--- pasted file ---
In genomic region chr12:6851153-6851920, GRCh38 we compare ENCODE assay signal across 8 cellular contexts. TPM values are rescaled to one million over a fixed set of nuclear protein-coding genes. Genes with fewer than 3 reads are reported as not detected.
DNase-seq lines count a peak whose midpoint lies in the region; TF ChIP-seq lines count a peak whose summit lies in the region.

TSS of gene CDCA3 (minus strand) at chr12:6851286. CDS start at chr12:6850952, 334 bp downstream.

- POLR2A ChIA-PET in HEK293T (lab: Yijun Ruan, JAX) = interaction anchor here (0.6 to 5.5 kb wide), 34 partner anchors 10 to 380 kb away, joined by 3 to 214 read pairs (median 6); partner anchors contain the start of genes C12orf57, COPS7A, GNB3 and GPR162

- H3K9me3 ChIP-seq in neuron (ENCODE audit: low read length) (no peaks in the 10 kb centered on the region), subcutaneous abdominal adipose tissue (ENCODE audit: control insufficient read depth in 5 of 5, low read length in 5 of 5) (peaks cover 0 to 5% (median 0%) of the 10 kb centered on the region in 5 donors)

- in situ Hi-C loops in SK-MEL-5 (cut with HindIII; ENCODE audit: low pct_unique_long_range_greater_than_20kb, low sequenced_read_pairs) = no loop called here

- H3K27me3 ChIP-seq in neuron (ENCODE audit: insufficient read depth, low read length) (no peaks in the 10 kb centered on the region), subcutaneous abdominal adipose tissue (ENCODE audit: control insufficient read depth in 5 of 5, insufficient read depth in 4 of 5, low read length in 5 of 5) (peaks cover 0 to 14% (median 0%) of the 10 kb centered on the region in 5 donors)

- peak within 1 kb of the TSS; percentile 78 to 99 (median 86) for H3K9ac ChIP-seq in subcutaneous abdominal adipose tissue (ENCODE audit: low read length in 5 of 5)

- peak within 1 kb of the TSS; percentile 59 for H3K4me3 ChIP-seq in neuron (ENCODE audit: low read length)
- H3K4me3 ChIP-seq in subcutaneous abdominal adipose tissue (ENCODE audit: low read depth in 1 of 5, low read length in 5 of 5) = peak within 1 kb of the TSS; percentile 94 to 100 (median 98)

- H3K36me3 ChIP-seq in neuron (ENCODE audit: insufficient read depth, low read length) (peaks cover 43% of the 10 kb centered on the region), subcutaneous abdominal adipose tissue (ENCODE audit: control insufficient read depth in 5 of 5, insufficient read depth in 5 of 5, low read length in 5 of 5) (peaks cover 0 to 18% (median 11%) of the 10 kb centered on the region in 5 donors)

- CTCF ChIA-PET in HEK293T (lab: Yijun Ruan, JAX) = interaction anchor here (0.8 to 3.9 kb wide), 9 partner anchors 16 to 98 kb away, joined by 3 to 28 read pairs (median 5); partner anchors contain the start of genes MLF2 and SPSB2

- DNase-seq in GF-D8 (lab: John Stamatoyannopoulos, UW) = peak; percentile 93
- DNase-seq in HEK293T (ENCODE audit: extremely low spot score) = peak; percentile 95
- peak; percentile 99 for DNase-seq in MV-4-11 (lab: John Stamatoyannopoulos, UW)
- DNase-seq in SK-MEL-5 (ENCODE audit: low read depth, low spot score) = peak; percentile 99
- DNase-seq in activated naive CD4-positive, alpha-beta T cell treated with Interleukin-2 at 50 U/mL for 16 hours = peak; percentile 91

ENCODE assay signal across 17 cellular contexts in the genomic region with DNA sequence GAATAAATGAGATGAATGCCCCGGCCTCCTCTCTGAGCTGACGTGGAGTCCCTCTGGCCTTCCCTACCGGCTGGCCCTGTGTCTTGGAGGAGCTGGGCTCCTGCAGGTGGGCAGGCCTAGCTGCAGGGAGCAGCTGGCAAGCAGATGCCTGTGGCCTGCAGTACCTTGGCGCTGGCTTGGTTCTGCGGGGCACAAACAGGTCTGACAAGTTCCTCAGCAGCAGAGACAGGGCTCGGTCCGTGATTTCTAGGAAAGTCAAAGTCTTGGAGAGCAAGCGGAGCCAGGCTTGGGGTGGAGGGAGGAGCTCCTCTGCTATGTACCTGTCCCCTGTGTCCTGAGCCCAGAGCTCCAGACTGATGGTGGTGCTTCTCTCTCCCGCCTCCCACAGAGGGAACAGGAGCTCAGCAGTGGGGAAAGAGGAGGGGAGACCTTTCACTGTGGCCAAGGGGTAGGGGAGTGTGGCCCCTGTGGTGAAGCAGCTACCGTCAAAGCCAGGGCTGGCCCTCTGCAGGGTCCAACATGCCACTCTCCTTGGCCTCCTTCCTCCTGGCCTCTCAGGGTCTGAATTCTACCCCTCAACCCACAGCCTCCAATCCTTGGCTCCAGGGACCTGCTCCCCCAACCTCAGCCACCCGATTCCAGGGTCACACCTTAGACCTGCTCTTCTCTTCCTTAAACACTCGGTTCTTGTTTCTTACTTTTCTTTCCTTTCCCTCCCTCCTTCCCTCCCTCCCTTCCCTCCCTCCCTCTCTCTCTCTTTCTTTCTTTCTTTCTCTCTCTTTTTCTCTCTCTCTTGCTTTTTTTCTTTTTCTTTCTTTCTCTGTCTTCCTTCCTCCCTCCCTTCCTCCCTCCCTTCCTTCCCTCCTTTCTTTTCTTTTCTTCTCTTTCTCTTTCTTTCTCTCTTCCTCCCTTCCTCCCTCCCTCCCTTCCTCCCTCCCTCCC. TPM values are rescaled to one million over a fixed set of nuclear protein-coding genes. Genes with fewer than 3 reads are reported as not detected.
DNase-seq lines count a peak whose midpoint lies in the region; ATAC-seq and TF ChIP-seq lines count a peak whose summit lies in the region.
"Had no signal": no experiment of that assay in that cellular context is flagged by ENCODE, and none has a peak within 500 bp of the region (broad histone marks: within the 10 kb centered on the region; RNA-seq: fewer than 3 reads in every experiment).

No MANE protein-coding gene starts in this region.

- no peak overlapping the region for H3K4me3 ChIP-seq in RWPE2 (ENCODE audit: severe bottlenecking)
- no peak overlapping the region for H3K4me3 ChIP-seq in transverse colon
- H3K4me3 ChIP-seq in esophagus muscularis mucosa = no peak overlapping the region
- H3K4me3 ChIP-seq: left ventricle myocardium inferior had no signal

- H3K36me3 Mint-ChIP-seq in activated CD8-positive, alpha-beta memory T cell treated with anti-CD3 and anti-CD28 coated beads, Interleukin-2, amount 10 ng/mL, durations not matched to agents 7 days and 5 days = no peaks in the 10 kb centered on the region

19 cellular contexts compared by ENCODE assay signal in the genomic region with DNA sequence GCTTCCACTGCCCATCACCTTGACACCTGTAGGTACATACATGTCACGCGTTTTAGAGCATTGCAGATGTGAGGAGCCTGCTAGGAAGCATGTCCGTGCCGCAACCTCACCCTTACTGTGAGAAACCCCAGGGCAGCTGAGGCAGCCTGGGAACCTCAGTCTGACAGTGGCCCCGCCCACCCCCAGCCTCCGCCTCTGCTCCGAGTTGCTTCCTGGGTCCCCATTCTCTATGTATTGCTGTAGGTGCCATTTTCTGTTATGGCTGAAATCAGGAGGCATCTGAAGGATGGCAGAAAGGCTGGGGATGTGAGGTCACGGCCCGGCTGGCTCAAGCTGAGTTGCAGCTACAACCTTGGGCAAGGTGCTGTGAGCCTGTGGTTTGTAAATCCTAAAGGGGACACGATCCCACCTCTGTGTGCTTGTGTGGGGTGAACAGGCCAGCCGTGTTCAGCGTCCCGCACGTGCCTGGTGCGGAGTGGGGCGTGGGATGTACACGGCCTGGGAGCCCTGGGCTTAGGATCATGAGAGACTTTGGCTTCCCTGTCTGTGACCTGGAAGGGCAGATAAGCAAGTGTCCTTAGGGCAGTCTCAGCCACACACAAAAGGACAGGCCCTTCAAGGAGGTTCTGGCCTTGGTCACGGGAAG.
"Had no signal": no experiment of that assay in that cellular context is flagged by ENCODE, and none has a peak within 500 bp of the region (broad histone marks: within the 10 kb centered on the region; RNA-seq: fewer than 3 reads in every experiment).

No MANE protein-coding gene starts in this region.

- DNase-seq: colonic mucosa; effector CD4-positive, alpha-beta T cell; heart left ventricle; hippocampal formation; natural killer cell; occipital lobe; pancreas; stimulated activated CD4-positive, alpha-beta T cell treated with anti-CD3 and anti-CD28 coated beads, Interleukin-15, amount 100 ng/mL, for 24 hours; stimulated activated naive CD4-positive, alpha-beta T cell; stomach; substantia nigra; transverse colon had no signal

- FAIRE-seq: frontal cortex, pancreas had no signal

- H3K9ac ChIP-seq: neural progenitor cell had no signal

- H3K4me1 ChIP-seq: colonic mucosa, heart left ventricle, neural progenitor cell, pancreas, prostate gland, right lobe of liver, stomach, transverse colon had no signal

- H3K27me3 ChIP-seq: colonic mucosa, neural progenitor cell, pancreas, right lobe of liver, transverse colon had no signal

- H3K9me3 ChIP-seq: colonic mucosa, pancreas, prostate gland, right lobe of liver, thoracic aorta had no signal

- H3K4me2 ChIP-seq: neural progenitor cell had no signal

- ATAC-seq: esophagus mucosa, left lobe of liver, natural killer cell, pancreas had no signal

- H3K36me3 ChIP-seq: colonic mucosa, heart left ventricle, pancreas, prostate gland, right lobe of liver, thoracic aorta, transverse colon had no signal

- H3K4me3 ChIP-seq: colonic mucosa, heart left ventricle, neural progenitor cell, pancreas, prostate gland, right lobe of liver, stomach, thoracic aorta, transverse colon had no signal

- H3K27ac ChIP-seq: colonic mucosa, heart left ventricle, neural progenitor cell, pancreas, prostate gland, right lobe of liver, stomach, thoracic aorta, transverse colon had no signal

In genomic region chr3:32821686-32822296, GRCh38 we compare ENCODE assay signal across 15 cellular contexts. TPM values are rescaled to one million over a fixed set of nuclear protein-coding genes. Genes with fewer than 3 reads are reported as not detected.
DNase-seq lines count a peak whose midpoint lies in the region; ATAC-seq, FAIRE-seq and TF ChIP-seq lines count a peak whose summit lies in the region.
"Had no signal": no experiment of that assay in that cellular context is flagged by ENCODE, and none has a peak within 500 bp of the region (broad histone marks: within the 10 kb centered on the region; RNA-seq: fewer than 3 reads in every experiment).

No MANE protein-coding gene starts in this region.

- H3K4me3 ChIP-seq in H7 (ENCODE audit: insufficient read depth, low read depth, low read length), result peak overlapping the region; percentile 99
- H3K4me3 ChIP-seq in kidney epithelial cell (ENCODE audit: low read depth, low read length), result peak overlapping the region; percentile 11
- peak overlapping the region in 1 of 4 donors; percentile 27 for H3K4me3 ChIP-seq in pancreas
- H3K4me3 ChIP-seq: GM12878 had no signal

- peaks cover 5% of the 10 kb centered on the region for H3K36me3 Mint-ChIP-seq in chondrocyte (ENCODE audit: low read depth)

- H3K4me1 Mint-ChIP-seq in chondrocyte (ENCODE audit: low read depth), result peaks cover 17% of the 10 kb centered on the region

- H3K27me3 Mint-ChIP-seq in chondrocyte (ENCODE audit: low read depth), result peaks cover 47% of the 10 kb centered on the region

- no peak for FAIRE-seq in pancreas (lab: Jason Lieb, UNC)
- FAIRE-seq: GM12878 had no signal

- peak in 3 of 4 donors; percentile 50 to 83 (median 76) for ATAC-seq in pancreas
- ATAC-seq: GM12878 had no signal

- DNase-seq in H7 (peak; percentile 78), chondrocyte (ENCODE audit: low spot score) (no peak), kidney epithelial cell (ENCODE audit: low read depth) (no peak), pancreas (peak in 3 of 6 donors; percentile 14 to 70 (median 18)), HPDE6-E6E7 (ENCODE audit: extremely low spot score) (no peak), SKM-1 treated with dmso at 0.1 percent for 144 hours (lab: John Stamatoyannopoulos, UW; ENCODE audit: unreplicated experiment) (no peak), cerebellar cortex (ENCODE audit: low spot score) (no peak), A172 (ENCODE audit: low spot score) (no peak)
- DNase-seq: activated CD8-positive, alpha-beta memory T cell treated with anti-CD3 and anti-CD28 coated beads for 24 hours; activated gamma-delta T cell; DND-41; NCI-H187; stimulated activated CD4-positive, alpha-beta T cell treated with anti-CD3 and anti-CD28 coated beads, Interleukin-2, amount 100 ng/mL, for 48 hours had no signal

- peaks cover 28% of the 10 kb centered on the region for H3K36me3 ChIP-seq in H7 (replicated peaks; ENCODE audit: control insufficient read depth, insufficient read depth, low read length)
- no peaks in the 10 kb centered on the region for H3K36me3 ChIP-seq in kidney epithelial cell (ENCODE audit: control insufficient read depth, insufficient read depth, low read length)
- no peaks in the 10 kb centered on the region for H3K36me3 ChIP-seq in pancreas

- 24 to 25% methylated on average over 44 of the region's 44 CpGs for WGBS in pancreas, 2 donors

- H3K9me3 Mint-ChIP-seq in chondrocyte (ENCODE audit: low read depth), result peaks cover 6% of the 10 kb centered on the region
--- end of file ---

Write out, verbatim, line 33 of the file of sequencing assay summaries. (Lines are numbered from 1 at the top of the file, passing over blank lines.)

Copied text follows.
- H3K4me1 ChIP-seq: colonic mucosa, heart left ventricle, neural progenitor cell, pancreas, prostate gland, right lobe of liver, stomach, transverse colon had no signal